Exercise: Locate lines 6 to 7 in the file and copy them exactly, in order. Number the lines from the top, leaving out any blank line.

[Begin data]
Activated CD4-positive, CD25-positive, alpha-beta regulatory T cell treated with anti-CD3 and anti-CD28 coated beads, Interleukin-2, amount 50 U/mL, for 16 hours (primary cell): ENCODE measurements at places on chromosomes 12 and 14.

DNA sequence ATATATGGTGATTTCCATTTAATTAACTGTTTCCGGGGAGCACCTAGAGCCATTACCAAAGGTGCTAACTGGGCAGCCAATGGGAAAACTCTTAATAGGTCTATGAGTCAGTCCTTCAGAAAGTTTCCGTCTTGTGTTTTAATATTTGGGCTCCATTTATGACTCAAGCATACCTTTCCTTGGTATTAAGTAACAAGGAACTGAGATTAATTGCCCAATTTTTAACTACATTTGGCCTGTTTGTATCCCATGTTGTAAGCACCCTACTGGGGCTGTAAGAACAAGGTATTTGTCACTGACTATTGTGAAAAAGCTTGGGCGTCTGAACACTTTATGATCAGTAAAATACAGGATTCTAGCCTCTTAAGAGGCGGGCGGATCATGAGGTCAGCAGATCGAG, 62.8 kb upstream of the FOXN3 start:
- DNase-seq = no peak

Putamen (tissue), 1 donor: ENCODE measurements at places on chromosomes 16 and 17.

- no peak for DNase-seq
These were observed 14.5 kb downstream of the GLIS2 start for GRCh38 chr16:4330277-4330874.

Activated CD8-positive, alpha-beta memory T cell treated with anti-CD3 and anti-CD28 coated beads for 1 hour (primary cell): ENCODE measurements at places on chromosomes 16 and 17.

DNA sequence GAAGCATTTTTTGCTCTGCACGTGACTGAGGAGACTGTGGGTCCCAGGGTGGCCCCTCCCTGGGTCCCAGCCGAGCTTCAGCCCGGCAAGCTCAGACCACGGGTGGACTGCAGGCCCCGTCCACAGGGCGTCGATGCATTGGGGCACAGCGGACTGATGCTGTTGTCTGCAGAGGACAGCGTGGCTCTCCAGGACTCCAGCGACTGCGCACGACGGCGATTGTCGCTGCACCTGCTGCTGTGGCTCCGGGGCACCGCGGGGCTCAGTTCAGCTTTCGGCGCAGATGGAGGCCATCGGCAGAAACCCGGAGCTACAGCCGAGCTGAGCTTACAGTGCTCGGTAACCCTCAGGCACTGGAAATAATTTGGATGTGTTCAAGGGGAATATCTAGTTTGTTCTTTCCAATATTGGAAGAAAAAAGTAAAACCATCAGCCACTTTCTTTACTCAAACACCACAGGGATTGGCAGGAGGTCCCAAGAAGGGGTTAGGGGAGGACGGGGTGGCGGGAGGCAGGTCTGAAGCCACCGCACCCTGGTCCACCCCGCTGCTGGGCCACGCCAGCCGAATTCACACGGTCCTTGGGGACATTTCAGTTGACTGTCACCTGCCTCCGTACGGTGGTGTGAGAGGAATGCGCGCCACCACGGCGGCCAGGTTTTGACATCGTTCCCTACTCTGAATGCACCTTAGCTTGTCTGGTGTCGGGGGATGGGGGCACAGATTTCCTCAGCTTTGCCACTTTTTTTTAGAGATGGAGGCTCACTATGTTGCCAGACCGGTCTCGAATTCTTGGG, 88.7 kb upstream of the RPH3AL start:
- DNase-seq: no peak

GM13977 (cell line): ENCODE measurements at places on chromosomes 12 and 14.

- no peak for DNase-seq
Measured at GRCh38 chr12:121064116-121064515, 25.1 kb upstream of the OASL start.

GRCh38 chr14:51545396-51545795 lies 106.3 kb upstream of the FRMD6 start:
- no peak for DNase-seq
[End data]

These were observed 14.5 kb downstream of the GLIS2 start for GRCh38 chr16:4330277-4330874.

Activated CD8-positive, alpha-beta memory T cell treated with anti-CD3 and anti-CD28 coated beads for 1 hour (primary cell): ENCODE measurements at places on chromosomes 16 and 17.